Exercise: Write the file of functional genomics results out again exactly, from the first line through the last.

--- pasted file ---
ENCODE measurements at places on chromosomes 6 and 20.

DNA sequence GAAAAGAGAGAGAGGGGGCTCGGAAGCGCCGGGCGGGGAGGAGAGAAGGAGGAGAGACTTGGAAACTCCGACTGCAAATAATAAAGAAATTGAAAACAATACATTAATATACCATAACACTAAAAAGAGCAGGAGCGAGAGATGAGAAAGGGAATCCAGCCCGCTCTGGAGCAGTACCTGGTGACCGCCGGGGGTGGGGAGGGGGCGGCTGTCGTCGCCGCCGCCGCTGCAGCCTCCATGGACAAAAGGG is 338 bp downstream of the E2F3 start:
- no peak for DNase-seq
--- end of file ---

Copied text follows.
ENCODE measurements at places on chromosomes 6 and 20.

DNA sequence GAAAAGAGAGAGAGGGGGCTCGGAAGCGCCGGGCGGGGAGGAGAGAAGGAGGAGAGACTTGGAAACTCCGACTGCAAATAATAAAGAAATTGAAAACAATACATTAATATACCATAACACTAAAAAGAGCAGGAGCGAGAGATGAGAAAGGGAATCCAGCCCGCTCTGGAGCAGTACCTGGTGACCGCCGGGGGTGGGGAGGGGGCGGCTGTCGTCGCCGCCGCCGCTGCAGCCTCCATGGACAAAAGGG is 338 bp downstream of the E2F3 start:
- no peak for DNase-seq